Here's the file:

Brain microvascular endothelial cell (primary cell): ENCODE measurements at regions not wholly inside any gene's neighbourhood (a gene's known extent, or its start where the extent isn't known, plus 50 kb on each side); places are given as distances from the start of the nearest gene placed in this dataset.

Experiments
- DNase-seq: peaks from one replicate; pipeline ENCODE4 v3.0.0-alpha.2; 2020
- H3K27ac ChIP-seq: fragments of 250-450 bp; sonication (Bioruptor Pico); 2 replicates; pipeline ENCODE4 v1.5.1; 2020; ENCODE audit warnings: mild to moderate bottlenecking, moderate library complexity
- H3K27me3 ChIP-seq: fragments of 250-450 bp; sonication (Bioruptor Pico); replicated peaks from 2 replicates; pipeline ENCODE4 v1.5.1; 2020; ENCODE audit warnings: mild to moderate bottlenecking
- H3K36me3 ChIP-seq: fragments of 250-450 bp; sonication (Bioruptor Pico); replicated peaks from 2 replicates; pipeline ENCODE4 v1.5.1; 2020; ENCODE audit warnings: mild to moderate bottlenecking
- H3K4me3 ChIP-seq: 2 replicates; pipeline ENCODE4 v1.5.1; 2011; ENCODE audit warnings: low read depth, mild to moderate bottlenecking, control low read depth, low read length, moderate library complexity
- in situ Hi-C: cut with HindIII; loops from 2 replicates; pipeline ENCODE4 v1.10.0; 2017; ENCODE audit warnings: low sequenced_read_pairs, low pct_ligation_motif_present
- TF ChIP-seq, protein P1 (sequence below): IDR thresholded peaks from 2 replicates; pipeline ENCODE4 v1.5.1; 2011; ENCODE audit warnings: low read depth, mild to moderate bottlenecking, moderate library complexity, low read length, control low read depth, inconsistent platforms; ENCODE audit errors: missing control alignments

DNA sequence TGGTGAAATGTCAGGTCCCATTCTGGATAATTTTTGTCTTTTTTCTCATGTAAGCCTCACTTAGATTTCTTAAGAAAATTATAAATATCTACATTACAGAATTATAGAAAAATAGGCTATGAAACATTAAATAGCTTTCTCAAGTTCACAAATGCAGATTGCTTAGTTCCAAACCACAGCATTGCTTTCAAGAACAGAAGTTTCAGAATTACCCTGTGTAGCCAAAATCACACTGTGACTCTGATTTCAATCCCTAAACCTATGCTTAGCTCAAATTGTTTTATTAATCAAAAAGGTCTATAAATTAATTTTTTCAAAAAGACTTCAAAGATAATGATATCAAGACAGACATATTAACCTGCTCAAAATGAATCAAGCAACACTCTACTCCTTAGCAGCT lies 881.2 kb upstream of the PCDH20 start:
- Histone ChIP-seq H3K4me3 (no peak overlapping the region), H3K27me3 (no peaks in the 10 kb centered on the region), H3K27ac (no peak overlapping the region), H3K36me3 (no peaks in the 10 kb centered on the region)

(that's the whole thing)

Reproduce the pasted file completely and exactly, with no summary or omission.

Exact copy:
Brain microvascular endothelial cell (primary cell): ENCODE measurements at regions not wholly inside any gene's neighbourhood (a gene's known extent, or its start where the extent isn't known, plus 50 kb on each side); places are given as distances from the start of the nearest gene placed in this dataset.

Experiments
- DNase-seq: peaks from one replicate; pipeline ENCODE4 v3.0.0-alpha.2; 2020
- H3K27ac ChIP-seq: fragments of 250-450 bp; sonication (Bioruptor Pico); 2 replicates; pipeline ENCODE4 v1.5.1; 2020; ENCODE audit warnings: mild to moderate bottlenecking, moderate library complexity
- H3K27me3 ChIP-seq: fragments of 250-450 bp; sonication (Bioruptor Pico); replicated peaks from 2 replicates; pipeline ENCODE4 v1.5.1; 2020; ENCODE audit warnings: mild to moderate bottlenecking
- H3K36me3 ChIP-seq: fragments of 250-450 bp; sonication (Bioruptor Pico); replicated peaks from 2 replicates; pipeline ENCODE4 v1.5.1; 2020; ENCODE audit warnings: mild to moderate bottlenecking
- H3K4me3 ChIP-seq: 2 replicates; pipeline ENCODE4 v1.5.1; 2011; ENCODE audit warnings: low read depth, mild to moderate bottlenecking, control low read depth, low read length, moderate library complexity
- in situ Hi-C: cut with HindIII; loops from 2 replicates; pipeline ENCODE4 v1.10.0; 2017; ENCODE audit warnings: low sequenced_read_pairs, low pct_ligation_motif_present
- TF ChIP-seq, protein P1 (sequence below): IDR thresholded peaks from 2 replicates; pipeline ENCODE4 v1.5.1; 2011; ENCODE audit warnings: low read depth, mild to moderate bottlenecking, moderate library complexity, low read length, control low read depth, inconsistent platforms; ENCODE audit errors: missing control alignments

DNA sequence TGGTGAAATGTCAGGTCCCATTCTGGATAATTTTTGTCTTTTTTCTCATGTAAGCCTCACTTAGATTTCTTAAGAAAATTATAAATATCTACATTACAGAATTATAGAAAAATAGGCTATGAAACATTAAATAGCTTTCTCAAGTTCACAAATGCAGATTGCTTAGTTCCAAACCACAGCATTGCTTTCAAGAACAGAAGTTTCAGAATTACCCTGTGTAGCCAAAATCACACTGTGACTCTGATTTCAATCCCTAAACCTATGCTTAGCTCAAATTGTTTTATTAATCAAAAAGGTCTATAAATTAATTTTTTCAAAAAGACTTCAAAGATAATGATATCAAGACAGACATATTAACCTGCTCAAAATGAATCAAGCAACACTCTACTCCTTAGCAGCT lies 881.2 kb upstream of the PCDH20 start:
- Histone ChIP-seq H3K4me3 (no peak overlapping the region), H3K27me3 (no peaks in the 10 kb centered on the region), H3K27ac (no peak overlapping the region), H3K36me3 (no peaks in the 10 kb centered on the region)